Aldi, Lidl Cut Inflation-Rocked Prices Ahead of Thanksgiving Grocery Shopping

The German no-frills chains are aiming to allay concerns about skyrocketing grocery prices.

The exterior of an Aldi store at night in Athens, Ohio
(Image credit: Getty Images)

As inflation worries hover over the holidays, two no-frills, deep-discount grocery chains are cutting prices on Thanksgiving essentials in the weeks before the holiday.

Aldi and Lidl, both German owned, are rolling back prices on ingredients their U.S. shoppers buy the most for Thanksgiving entertaining. Both chains are celebrated by fans for their quirkiness. Both are limited-assortment grocers carrying mostly store-brand products.

Aldi’s price drops are under its Thanksgiving Price Rewind banner. The grocer says it rolled back prices to what they were in 2019, before the pandemic, equaling discounts of up to 30% on a swath of Thanksgiving products, including appetizers, beverages, desserts and sides. Discounted items in the store are marked with a red “Thanksgiving Price Rewind” notice.

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Lidl is compiling Thanksgiving dinner baskets that can feed 10 people for under $30, including turkey at  49 cents per pound – $1.50 less than the national average, Lidl said in a press release (Aldi’s frozen turkey price is $1.07 per pound). Other products in the Thanksgiving basket include pumpkin pie mix, two pie crusts, a stalk of celery, baby carrots, a gallon of milk, sweet peas, cranberries, sweet potatoes, heavy whipping cream, turkey stuffing mix and Hawaiian sweet rolls.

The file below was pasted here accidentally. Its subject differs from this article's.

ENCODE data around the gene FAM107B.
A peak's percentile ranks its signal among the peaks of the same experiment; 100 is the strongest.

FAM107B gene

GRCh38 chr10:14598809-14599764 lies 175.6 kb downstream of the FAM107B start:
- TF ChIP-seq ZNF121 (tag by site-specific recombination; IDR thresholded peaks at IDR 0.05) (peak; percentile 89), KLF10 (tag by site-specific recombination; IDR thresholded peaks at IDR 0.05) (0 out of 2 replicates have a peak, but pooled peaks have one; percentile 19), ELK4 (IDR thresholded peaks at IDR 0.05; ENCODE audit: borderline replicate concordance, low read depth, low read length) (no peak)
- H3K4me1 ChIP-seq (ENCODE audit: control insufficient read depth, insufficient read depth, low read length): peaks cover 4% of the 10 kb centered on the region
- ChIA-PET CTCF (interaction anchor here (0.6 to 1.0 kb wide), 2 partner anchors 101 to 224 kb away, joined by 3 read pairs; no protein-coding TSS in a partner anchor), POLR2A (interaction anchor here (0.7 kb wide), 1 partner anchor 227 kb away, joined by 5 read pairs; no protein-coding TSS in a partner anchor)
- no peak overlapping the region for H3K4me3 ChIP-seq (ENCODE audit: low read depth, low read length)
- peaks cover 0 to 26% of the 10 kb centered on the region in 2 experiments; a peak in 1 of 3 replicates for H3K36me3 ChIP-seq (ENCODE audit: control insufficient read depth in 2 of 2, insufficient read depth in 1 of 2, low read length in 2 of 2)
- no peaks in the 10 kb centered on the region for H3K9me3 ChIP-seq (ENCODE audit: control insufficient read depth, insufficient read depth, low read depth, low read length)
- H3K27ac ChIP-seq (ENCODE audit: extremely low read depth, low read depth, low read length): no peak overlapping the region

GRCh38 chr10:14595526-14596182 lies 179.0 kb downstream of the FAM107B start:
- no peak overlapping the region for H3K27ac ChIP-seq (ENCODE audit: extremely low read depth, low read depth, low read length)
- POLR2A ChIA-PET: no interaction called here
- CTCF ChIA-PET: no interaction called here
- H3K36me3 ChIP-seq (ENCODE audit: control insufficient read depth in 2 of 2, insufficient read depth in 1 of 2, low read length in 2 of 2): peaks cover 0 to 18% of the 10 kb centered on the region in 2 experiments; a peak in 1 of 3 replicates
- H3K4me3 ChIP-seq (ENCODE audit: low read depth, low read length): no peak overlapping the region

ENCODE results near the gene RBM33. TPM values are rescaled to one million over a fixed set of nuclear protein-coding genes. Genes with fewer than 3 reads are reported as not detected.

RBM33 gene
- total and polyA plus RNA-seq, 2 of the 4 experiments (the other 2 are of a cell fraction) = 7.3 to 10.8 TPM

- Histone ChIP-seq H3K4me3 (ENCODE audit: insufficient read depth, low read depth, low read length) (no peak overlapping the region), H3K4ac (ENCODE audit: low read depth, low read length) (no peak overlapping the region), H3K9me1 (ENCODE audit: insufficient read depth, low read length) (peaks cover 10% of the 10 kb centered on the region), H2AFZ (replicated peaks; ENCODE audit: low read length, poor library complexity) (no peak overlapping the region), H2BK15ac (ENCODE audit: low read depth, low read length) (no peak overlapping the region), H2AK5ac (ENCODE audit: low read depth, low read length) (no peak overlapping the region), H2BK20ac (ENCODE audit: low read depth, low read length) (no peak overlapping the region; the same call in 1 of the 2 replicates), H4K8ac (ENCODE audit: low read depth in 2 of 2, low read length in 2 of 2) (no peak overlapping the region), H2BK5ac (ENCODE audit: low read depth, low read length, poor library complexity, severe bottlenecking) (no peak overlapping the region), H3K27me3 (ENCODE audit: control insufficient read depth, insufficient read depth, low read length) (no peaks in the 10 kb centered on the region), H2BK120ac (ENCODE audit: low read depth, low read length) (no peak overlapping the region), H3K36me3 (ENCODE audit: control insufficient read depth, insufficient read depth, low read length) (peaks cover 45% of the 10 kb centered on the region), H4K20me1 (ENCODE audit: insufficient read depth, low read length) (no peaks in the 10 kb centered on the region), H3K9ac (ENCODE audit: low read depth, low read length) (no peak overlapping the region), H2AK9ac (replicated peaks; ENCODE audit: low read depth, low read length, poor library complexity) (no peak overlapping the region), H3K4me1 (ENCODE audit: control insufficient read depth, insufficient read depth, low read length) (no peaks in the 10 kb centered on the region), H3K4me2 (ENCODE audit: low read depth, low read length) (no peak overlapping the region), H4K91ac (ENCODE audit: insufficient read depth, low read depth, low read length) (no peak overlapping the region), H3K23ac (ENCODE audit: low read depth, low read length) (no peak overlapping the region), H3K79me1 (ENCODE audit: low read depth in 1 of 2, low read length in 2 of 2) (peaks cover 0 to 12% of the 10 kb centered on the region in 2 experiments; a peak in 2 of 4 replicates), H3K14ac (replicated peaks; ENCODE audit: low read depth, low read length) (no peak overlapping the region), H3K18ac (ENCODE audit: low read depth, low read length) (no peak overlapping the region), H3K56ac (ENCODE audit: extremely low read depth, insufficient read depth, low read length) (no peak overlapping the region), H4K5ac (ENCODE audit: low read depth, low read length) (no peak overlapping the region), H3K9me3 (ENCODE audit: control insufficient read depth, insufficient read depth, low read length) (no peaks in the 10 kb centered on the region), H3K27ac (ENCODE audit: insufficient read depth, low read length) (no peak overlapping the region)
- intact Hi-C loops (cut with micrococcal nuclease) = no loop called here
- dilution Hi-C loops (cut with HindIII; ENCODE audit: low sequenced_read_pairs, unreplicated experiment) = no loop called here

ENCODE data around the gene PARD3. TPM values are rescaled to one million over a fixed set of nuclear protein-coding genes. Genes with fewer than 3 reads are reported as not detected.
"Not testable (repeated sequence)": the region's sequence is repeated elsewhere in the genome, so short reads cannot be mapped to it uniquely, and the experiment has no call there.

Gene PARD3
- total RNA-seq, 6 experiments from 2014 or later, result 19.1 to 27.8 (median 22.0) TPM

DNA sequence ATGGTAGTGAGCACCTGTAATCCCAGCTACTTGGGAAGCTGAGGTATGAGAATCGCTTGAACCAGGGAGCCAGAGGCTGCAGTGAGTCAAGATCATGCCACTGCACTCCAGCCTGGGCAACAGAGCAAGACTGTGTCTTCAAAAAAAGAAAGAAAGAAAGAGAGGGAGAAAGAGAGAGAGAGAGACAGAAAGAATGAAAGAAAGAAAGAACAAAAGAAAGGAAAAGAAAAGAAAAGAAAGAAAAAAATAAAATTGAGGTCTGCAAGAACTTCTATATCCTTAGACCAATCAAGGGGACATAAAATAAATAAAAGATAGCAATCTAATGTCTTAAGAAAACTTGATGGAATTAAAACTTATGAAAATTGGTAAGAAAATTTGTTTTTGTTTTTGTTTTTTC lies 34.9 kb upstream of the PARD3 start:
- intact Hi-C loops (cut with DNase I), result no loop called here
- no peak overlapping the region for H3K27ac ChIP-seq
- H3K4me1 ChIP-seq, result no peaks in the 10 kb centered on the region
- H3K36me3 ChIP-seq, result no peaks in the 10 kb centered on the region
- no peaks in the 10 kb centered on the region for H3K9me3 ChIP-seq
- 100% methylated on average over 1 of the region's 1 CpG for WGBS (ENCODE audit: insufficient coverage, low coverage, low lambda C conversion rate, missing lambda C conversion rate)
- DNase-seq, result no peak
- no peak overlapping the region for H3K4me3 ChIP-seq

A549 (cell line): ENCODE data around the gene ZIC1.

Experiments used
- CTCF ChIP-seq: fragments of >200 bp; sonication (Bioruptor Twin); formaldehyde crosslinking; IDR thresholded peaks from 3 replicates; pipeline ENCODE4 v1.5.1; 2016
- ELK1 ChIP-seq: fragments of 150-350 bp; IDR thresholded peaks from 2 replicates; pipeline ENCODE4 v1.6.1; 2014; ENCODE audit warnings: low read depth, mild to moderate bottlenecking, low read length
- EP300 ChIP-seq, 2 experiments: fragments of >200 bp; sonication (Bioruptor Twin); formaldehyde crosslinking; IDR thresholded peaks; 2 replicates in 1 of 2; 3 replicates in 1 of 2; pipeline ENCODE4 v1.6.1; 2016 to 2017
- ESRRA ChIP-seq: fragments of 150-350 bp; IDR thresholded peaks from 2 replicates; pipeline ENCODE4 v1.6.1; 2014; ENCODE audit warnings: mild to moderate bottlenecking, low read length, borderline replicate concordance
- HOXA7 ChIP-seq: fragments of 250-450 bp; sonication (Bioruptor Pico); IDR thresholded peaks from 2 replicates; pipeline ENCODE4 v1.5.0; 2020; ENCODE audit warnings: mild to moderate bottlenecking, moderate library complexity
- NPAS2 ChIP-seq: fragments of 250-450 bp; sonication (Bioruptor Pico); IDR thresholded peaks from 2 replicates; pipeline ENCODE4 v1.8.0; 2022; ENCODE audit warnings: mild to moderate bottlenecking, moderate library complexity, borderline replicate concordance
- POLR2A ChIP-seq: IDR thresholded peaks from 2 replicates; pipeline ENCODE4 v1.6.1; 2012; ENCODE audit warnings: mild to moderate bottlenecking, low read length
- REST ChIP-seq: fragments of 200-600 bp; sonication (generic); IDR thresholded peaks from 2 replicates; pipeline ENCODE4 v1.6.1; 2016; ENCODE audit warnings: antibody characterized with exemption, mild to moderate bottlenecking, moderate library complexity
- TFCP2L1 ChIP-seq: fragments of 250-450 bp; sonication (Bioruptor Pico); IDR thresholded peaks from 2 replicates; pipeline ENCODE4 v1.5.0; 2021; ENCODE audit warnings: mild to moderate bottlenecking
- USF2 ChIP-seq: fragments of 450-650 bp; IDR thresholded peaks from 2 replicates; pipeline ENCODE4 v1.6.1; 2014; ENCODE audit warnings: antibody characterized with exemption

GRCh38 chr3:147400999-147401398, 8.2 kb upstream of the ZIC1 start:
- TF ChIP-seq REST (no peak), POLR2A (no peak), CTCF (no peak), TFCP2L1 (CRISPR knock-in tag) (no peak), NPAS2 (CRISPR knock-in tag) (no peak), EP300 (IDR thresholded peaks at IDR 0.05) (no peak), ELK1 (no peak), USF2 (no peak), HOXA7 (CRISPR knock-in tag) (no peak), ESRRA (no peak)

Of the two chains, Aldi has the larger U.S. presence with 2,243 stores throughout the country. Lidl operates 177 U.S. stores, all located on the East Coast and South. 

Both chains are making concerted efforts to allay their customers’ concerns about rising grocery prices. The Bureau of Labor Statistics reported the Consumer Price Index prices for food-at-home rose 13.5% year over year ending in August. That’s the largest 12-month percentage increase since 1979.

At the same time, shoppers are learning of possible turkey shortages and-or higher prices on turkey this holiday season. Avian flu earlier this year killed millions of the birds. 

Bob Niedt

Bob was Senior Editor at for seven years and is now a contributor to the website. He has more than 40 years of experience in online, print and visual journalism. Bob has worked as an award-winning writer and editor in the Washington, D.C., market as well as at news organizations in New York, Michigan and California. Bob joined Kiplinger in 2016, bringing a wealth of expertise covering retail, entertainment, and money-saving trends and topics. He was one of the first journalists at a daily news organization to aggressively cover retail as a specialty and has been lauded in the retail industry for his expertise. Bob has also been an adjunct and associate professor of print, online and visual journalism at Syracuse University and Ithaca College. He has a master’s degree from Syracuse University’s S.I. Newhouse School of Public Communications and a bachelor’s degree in communications and theater from Hope College.